House Democrats may conduct a second impeachment of President Trump, according to lawyers for the Judiciary Committee.
In a Monday court filing reported by Politico, House Counsel Douglas Letter argued that they still need testimony from former White House counsel Don McGahn, which may uncover new, impeachable evidence that Trump attempted to obstruct the Russiagate investigation (of a crime he didn't commit).
"If McGahn’s testimony produces new evidence supporting the conclusion that President Trump committed impeachable offenses that are not covered by the Articles approved by the House, the Committee will proceed accordingly — including, if necessary, by considering whether to recommend new articles of impeachment," reads Letter's filing.
Underscoring this point, House lawyers say if McGahn's testimony yields more evidence of obstruction it could lead to "new articles of impeachment." pic.twitter.com/DXiEl0KXwL— Kyle Cheney (@kyledcheney) December 23, 2019
The Democrats also argue that "McGahn’s testimony is critical both to a Senate trial and to the Committee’s ongoing impeachment investigations to determine whether additional Presidential misconduct warrants further action by the Committee," adding that McGahn's testimony may also be relevant to future legislation which may stem from the details of Trump's conduct.
And while DOJ lawyers acknowledged in a Monday brief that the legal fight over McGahn isn't moot, the fact that the House Judiciary Committee moved forward with impeachment on a completely different matter removes the urgency to resolve their case.
"The reasons for refraining are even more compelling now that what the Committee asserted — whether rightly or wrongly — as the primary justification for its decision to sue no longer exists," wrote lawyers for the DOJ. The agency also argues that the Mueller impeachment investigation is over, when House lawyers and lawmakers have described it as ongoing and active, according to the report.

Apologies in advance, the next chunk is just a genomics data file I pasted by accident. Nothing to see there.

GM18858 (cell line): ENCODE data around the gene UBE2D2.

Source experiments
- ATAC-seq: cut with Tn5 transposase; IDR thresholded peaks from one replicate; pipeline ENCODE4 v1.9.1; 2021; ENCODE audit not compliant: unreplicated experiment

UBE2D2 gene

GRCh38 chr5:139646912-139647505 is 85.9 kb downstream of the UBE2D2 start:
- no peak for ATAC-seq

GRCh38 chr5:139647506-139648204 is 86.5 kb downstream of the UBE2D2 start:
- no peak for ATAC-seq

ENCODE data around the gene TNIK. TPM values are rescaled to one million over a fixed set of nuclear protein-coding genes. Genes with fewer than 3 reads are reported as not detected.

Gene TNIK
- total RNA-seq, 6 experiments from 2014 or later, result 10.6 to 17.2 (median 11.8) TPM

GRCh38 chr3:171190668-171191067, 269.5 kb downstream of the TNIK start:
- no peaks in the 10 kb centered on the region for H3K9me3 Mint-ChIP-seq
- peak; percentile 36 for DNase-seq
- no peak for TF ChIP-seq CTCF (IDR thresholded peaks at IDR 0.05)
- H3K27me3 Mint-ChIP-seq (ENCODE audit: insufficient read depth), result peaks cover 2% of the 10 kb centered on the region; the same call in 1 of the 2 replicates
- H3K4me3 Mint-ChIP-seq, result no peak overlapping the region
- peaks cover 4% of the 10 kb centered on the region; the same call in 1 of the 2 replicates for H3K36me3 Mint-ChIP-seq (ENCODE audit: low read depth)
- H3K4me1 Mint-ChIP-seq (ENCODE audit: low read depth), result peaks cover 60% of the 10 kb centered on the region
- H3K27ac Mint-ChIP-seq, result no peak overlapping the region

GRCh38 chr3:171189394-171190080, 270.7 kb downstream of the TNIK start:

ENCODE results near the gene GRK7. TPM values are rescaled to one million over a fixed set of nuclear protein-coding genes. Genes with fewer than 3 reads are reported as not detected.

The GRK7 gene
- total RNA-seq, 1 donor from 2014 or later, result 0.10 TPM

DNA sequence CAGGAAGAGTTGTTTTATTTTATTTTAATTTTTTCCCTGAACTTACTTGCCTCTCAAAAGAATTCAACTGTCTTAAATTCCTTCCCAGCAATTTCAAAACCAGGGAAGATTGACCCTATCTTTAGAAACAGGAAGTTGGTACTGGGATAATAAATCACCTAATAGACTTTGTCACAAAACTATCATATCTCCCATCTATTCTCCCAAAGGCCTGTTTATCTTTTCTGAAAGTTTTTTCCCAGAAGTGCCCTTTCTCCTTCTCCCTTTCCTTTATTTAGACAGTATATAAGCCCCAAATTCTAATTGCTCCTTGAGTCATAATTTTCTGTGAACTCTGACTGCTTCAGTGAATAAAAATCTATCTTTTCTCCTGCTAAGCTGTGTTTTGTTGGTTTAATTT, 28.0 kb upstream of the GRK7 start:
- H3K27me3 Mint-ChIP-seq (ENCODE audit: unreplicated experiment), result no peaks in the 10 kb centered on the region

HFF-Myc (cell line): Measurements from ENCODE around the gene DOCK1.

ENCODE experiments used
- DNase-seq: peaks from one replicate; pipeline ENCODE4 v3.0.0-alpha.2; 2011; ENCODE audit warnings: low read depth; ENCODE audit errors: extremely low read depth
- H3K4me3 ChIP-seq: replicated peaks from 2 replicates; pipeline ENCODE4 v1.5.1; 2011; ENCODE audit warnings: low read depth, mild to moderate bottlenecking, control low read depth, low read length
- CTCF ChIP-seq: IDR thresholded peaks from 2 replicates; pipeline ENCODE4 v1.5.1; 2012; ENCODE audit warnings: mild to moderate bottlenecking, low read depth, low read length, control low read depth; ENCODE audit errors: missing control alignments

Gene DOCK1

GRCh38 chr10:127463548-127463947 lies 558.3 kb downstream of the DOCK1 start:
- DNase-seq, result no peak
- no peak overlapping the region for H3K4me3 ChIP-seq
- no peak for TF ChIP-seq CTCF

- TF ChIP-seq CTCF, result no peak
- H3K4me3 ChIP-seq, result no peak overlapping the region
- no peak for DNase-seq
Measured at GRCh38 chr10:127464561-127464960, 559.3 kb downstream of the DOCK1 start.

McGahn's participation in House impeachment proceedings was blocked by the White House, which claimed "absolute immunity" for advisers.
President Trump chimed in over Twitter following the Monday court filing, quoting "Fox and Friends" host Brian Kilmeade, who said "now all of a sudden they are saying maybe we’ll go back and visit the Mueller probe, which is absolutely unbelievable, and shows they don’t care about the American public's tone deafness..."
....the American public’s tone deafness - & it should be intolerable, because the American people have had it with this.” @kilmeade @foxandfriends The Radical Left, Do Nothing Democrats have gone CRAZY. They want to make it as hard as possible for me to properly run our Country!— Donald J. Trump (@realDonaldTrump) December 24, 2019
DOJ attorneys argued that the upcoming Senate trial is yet another reason for the judicial branch to refrain from the case.
"If this Court now were to resolve the merits question in this case, it would appear to be weighing in on a contested issue in any impeachment trial," wrote DOJ lawyers. "The now very real possibility of this Court appearing to weigh in on an article of impeachment at a time when political tensions are at their highest levels — before, during, or after a Senate trial regarding the removal of a President — puts in stark relief why this sort of interbranch dispute is not one that has ‘traditionally thought to be capable of resolution through the judicial process.’"
"This Court should decline the Committee’s request that it enter the fray and instead should dismiss this fraught suit between the political branches for lack of jurisdiction," they added.